Kind Hearts and Coronets is Murder Most Funny


The Trylon’s celebrated Alec Guinness Centennial continues with our final Ealing Studios comedy, Kind Hearts and Coronets.

Review by Trylon volunteer David Berglund.

In a few short weeks, the Tony Awards will take place at Radio City Music Hall. More likely than not, A Gentleman’s Guide to Love and Murder, nominated for a leading 10 awards, will take home a haul, including Best Musical. While I was lucky enough to see this very entertaining production on a recent trip to New York, I could not help but find myself comparing it to another work that shares its source material (Roy Horniman’s 1907 novel Israel Rank: the Autobiography of a Criminal). That work is, of course, the classic Ealing comedy Kind Hearts and Coronets, a personal favorite of mine, and, as far as I am concerned, a bona fide masterpiece.

Both works share the ludicrous and ingenious plot of a discarded distant heir to nobility systematically knocking off his eccentric and pompous relatives to attain status, but it is Kind Hearts that ultimately proves to be the more daring and impressive work. Where Guide thrives on its witty wordplay, physical comedy, and an energetic, Gilbert and Sullivan-esque score, Hearts does something far more interesting – it allows its sociopathic protagonist to wholly have the stage and control the film’s tone and perspective, largely by way of ever-present, carefully crafted voiceover.

One would think that this would be an unpleasant experience, but by drawing outcast Louis Mazzini (played with a deliciously dry sensibility by Dennis Price) as a witty, affable, and meticulously reasoned fellow whose pragmatism simply supersedes a moral code, the film allows viewers to simultaneously hold sympathy for him and comfortably denounce his murderous actions. By allowing Mazzini to present himself as a gentleman of sincere intent, the film pulls off a daring trick in creating an antihero who is both quite thoroughly entertaining while being wholly condemnable. It is a tightrope that director Roger Hamer walks with absolute perfection, mirroring Louis’s studied words with equally carefully crafted compositions.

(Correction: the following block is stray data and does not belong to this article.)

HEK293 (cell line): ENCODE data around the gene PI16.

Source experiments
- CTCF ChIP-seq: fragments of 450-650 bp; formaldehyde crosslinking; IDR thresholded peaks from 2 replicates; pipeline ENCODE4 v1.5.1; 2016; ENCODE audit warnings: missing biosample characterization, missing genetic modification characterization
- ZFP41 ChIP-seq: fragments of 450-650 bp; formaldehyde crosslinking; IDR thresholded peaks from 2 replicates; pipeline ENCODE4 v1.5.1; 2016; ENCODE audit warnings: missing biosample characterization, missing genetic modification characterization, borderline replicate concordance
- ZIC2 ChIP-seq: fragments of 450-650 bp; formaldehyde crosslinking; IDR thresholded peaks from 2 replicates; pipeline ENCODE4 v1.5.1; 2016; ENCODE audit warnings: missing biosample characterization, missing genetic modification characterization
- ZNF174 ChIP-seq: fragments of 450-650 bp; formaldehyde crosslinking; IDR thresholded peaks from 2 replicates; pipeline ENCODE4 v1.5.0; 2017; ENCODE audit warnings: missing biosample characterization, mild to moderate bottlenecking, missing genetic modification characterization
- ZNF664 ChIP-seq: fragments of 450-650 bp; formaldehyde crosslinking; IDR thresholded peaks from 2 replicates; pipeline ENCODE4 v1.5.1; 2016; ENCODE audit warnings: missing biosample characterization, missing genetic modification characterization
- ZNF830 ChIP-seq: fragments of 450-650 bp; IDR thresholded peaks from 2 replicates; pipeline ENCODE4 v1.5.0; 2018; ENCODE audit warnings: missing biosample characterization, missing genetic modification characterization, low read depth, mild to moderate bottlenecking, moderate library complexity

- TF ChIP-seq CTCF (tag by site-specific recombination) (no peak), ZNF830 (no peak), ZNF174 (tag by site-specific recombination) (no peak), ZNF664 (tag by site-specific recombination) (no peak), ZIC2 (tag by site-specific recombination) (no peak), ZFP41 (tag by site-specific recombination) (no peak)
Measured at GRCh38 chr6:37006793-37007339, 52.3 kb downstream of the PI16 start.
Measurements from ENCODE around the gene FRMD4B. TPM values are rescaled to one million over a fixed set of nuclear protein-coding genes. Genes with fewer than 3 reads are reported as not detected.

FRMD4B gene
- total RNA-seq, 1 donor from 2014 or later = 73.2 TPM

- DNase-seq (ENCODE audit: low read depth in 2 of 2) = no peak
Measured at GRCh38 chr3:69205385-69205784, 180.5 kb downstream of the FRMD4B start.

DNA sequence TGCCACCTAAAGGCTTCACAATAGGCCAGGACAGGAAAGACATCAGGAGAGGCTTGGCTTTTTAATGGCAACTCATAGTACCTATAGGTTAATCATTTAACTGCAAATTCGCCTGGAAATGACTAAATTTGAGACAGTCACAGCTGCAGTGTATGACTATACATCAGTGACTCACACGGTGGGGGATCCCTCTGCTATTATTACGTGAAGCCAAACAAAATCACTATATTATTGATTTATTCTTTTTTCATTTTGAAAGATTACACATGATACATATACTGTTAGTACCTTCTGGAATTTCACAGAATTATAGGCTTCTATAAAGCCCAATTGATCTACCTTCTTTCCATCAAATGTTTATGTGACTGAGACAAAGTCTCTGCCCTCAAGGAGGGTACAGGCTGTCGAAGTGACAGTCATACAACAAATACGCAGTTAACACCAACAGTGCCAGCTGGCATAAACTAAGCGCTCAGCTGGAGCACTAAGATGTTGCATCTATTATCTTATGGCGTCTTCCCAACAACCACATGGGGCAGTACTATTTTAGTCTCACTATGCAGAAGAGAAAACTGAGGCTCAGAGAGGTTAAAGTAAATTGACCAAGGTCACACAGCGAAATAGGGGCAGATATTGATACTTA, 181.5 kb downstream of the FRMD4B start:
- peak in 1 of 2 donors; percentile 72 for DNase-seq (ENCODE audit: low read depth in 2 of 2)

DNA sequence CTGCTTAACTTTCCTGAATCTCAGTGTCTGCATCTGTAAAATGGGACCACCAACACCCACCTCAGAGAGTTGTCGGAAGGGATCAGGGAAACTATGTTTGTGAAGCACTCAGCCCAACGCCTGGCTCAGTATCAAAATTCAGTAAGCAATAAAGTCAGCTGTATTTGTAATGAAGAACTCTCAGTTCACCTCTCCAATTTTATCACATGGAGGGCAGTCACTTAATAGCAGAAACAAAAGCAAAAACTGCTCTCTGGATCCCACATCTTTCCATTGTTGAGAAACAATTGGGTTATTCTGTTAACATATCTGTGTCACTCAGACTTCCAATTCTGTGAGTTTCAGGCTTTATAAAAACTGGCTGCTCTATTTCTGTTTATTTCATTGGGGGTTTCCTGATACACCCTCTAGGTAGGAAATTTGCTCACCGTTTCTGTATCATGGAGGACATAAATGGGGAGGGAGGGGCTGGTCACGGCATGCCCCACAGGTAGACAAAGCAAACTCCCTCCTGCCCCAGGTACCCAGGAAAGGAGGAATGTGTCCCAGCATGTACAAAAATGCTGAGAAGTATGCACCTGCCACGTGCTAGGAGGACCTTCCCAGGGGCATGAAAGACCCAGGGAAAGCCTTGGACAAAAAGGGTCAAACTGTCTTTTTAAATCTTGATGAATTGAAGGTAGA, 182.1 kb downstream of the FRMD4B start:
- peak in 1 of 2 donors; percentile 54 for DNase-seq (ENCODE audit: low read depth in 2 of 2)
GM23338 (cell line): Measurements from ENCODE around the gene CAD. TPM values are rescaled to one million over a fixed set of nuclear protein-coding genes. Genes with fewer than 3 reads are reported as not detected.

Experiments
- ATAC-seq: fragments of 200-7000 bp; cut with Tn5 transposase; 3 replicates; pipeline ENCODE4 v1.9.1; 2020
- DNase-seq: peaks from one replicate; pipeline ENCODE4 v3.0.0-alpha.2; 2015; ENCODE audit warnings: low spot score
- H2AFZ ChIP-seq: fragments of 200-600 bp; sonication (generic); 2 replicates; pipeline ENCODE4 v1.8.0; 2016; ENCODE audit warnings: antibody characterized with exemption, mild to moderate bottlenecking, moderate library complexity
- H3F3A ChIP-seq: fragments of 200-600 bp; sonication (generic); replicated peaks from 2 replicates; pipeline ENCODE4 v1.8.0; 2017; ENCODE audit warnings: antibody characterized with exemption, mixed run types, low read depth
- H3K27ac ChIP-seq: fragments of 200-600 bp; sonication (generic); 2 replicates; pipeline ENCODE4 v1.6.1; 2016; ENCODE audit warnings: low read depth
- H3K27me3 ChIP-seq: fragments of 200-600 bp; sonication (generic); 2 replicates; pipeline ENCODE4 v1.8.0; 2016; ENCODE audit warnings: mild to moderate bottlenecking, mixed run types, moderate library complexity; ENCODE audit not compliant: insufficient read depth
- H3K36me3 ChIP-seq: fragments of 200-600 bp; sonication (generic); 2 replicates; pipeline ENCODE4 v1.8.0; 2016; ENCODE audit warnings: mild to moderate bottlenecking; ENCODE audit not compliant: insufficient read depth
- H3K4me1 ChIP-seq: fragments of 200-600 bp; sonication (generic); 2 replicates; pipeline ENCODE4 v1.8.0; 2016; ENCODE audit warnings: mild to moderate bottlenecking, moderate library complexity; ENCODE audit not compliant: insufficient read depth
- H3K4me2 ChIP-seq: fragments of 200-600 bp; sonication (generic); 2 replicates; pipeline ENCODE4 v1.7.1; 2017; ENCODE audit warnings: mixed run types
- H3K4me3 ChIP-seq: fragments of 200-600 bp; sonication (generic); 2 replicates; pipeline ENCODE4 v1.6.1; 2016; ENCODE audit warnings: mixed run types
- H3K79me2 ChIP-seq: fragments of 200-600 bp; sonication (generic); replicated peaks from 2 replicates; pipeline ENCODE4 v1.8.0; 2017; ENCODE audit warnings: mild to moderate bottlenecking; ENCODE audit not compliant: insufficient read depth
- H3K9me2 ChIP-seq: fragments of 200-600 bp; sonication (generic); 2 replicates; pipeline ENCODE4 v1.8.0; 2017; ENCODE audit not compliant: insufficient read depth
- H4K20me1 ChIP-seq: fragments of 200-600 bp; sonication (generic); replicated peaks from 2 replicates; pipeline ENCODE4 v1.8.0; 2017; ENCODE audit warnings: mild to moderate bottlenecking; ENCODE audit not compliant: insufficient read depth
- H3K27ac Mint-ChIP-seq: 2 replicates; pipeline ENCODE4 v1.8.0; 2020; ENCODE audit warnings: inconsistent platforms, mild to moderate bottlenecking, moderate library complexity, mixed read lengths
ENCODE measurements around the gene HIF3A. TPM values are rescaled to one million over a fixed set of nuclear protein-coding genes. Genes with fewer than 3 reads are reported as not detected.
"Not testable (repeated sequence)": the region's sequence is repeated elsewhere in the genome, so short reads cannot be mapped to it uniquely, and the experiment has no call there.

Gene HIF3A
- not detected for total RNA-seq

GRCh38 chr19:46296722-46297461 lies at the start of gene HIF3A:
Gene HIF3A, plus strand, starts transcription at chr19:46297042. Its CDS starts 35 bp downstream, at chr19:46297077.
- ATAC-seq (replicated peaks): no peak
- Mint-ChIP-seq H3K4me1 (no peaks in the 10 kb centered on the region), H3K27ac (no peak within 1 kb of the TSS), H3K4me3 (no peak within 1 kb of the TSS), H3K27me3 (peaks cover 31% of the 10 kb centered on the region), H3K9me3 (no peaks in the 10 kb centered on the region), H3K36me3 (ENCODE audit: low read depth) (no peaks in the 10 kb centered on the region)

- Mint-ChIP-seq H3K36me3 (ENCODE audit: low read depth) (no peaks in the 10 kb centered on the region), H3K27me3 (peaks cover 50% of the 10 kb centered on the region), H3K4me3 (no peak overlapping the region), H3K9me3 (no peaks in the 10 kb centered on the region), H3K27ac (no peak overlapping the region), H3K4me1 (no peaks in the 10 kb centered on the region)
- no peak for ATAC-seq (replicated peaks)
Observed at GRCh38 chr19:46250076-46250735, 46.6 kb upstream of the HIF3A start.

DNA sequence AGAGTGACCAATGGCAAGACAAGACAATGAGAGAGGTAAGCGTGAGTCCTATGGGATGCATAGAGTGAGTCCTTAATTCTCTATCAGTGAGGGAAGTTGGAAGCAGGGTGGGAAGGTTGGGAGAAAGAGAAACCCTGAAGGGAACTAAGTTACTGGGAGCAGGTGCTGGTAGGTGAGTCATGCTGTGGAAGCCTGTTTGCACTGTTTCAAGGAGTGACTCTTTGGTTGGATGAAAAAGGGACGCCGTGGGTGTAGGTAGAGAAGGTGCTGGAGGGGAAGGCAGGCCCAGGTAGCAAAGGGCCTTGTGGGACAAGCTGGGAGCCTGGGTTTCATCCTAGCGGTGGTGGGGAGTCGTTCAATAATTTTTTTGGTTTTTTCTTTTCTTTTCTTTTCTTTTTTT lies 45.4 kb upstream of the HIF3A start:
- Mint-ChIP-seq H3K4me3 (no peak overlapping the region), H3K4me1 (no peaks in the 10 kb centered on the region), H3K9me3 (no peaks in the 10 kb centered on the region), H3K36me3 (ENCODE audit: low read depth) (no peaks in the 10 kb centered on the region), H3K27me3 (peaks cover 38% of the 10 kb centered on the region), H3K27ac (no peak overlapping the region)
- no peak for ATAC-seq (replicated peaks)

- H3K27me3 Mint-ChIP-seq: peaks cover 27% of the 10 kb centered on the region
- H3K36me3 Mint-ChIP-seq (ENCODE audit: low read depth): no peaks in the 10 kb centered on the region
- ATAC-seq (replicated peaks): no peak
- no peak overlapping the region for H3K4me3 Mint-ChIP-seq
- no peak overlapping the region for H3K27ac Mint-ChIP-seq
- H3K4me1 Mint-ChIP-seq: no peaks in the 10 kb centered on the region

All of this is aided by the presence of the shape shifting Alec Guinness, who plays all eight of the doomed heirs standing between Louis and his goal. What is most impressive about Guinness’s performances are that they are all distinct and amusing, but never distracting. It is clear that Guinness is not concerned with stealing the show, but rather with providing the film with a subtle quirkiness and continuity. To put it another way, his presence throughout the film adds uniformity to the object of Mazzini’s vengeance and furthers the idea that the family shares an ugliness that is simply begging to be eradicated. While Mazzini’s vengeful tactics are clearly unjustified, we nevertheless cannot help but wish for justice to be served and feel a twinge of excitement with him as his victims fall. Thus, by filling the story with a cast full of entertaining and despicable scoundrels, the film once again expertly walks a fine line in making murder equal parts deplorable and enjoyable. Needless to say, it is a one of a kind cinematic experience.

David Berglund is a proud Longfellow resident and ardent cinema junkie who previously wrote on film with his wife, Chelsea Berglund, on their Movie Matrimony blog.

Kind Hearts and Coronets screens Monday and Tuesday at 7:00 & 9:00 at the Trylon. Purchase tickets here.

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